Passwords are the bane of security researchers around the globe. On average, those that are easy to remember likely aren't very long or complex and thus, easy for hackers to crack. Lengthier passwords with a mix of upper- and lowercase letters, numbers and symbols are typically more secure but much more difficult to remember.

Until security researchers can devise a foolproof authentication method, we're left with traditional character-based passwords bolstered by two-factor authentication and biometric solutions. While still hackable, the latter option at least makes the process a bit more difficult, especially when trying to do remotely.

The disadvantage of biometric methods is that the majority of computers don't ship with things like fingerprint readers. That's where Synaptics' latest product comes in.

The company recently announced a USB fingerprint module that enables Natural ID secure authentication on any notebook. Designed as a FIDO-certified turnkey solution for OEMs, ODMs and private labels, Synaptics says the device enables swift access to PCs and full use of Windows Hello and Microsoft Passport.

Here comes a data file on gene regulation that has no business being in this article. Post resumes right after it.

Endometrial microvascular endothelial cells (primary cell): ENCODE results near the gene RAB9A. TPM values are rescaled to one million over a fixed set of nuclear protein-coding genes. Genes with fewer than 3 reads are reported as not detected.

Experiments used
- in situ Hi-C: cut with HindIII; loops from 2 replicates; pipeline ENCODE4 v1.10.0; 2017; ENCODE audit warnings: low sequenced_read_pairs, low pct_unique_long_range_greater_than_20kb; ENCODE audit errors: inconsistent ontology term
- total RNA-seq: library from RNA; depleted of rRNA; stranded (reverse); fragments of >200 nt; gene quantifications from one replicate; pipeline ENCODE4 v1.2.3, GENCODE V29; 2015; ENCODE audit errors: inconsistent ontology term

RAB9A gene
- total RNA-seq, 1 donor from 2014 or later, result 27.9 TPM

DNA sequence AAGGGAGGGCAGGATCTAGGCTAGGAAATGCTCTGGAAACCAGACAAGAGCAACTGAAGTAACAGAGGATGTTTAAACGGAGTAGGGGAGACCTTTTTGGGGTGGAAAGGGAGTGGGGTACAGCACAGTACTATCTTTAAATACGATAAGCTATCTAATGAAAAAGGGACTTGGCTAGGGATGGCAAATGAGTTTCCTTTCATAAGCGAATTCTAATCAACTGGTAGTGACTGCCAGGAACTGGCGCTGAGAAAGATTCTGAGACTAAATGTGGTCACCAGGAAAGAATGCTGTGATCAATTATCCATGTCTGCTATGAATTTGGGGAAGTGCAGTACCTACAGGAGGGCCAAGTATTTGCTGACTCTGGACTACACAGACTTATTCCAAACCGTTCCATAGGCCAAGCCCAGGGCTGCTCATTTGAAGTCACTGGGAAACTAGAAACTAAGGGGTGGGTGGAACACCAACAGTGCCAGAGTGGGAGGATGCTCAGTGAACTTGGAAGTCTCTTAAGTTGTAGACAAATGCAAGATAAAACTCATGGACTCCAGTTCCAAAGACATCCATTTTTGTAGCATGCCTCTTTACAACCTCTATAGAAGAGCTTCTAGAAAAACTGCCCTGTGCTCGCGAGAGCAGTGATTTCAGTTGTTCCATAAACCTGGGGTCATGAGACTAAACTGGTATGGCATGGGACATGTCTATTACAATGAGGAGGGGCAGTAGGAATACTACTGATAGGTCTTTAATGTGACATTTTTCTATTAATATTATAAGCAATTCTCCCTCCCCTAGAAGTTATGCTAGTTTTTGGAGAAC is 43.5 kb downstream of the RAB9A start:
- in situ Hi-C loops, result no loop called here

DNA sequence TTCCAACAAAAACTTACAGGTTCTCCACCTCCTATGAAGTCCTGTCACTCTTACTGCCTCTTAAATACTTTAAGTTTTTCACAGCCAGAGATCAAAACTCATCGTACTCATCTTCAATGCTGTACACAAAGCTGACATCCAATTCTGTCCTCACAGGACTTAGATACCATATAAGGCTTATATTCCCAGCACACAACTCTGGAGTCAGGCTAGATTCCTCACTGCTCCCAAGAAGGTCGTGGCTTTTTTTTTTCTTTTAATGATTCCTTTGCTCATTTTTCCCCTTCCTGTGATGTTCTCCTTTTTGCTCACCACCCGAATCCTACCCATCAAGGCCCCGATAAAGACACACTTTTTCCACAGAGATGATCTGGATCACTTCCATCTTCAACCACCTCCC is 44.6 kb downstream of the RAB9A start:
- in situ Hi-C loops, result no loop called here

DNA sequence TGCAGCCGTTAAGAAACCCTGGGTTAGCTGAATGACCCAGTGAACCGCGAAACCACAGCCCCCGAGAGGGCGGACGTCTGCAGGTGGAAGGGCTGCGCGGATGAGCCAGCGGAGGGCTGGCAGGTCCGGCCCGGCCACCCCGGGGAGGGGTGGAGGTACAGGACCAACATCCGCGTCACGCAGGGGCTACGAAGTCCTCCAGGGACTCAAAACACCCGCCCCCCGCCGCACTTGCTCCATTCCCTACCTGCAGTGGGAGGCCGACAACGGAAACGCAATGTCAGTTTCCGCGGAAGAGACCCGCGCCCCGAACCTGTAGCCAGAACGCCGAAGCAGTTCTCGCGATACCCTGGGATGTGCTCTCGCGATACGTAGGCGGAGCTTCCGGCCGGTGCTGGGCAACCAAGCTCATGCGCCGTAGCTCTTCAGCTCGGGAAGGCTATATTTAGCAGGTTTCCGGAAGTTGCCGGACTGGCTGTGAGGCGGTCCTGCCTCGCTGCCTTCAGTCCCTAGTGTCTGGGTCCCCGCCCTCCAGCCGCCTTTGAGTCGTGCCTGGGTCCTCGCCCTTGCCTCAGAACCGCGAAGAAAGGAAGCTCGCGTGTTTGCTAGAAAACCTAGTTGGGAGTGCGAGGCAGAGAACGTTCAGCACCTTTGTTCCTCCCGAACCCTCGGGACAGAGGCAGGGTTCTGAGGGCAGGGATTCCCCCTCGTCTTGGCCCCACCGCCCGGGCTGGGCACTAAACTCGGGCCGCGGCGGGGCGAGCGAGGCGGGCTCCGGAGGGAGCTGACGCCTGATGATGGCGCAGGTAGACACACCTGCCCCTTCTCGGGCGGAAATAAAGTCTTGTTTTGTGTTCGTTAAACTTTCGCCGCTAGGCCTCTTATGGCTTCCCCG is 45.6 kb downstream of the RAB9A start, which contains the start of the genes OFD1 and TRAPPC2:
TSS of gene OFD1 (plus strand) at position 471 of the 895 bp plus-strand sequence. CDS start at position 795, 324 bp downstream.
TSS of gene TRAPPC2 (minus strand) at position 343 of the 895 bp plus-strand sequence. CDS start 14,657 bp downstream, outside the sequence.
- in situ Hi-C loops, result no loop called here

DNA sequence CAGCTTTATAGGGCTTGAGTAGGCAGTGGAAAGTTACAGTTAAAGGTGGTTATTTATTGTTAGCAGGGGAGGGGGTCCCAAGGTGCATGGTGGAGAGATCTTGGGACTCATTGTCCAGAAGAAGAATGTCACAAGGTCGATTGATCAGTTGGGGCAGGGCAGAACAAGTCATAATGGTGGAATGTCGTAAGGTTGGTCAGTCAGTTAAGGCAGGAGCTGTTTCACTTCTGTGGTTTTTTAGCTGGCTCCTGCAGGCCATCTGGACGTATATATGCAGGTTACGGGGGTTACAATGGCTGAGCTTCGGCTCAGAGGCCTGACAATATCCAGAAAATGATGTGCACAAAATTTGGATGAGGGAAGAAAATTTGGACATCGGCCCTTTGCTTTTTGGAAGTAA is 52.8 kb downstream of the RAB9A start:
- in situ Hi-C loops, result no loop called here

As Patrick Moorhead, president and principal analyst at Moor Insights & Strategy, points out, notebook buying cycles are historically much longer compared to other consumer electronics like smartphones. For a large company, it may make more financial sense to deploy add-on USB fingerprint readers rather than replace systems that still have plenty of mileage remaining.

Synaptics said it will begin sampling its new USB dongle during the third quarter before entering mass production in the fourth. No word yet on how much it'll sell for, however.